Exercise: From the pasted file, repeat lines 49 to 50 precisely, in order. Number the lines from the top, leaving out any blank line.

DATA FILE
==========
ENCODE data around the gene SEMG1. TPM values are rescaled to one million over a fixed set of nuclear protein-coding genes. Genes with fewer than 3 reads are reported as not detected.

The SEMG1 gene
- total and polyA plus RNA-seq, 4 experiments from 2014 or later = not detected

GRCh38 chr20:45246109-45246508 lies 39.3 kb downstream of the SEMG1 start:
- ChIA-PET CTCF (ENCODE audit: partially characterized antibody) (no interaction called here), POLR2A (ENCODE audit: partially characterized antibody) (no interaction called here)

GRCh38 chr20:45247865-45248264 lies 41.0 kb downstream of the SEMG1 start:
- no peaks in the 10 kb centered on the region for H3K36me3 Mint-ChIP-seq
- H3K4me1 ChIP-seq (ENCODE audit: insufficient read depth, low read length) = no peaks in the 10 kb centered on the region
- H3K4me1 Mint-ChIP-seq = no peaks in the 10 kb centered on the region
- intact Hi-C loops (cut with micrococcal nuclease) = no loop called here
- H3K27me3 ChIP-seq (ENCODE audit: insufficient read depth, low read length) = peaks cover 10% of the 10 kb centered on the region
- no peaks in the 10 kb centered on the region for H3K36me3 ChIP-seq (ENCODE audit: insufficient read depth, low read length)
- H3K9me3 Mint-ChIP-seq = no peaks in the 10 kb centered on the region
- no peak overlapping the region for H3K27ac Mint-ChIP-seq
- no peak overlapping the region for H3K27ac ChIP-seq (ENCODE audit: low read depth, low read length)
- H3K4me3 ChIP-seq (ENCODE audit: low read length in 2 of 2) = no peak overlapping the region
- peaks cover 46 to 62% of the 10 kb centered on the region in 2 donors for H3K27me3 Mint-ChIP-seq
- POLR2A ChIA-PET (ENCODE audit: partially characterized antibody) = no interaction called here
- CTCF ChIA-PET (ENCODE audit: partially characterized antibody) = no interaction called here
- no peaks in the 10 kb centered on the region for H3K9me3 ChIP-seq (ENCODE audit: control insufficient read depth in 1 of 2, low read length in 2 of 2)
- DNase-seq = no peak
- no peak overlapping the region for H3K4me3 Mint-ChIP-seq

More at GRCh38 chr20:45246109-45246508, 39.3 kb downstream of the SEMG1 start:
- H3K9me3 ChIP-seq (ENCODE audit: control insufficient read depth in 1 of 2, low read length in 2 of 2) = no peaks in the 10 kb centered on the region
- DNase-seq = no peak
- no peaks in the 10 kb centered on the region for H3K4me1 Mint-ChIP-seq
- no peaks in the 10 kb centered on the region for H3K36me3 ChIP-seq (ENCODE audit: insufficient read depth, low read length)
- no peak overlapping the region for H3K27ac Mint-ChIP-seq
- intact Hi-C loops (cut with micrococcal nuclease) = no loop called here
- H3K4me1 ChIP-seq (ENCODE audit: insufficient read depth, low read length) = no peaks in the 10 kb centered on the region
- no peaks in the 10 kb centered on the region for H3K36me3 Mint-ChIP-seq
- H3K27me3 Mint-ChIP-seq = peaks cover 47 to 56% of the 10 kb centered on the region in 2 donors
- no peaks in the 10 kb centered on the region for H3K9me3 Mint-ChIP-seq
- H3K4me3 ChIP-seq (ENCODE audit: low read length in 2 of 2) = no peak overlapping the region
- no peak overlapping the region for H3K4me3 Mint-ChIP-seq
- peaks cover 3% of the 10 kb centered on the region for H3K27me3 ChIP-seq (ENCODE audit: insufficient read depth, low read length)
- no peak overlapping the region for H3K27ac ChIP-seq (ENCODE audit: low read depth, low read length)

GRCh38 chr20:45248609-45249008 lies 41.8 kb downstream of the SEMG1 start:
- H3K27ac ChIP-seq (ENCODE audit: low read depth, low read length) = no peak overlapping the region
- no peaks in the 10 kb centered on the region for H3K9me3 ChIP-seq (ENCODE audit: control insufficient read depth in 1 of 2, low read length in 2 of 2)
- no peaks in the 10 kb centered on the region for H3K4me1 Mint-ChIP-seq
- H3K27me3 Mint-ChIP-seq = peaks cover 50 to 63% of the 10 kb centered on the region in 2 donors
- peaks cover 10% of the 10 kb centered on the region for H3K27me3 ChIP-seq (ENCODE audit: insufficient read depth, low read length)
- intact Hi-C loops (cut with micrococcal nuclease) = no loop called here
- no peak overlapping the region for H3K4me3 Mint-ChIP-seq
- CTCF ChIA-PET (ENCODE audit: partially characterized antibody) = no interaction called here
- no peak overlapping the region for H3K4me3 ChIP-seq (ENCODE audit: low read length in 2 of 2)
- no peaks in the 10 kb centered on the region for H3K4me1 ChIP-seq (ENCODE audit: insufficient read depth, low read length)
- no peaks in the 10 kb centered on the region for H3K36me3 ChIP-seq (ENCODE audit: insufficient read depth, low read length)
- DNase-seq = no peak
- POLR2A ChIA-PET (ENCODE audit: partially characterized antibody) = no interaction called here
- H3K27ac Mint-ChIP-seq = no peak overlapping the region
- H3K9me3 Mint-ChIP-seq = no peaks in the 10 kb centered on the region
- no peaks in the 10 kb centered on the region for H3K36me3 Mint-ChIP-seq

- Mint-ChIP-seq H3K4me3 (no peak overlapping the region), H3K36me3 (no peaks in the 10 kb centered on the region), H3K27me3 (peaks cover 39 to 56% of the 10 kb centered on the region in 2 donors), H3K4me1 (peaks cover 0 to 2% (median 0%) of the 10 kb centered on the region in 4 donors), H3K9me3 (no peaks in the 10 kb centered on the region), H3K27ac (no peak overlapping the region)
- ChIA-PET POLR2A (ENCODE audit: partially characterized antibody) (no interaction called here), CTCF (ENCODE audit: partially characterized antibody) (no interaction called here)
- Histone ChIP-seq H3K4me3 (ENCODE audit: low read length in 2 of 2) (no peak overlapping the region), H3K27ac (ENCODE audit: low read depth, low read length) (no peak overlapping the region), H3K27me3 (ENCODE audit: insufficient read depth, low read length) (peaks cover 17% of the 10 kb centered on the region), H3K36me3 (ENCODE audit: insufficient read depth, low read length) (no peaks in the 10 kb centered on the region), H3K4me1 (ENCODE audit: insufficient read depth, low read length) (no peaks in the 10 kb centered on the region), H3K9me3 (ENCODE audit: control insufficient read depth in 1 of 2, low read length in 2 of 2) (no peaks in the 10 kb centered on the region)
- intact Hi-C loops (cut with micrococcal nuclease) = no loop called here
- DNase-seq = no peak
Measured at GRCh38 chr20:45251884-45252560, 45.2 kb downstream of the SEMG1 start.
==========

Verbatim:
- no peaks in the 10 kb centered on the region for H3K36me3 ChIP-seq (ENCODE audit: insufficient read depth, low read length)
- DNase-seq = no peak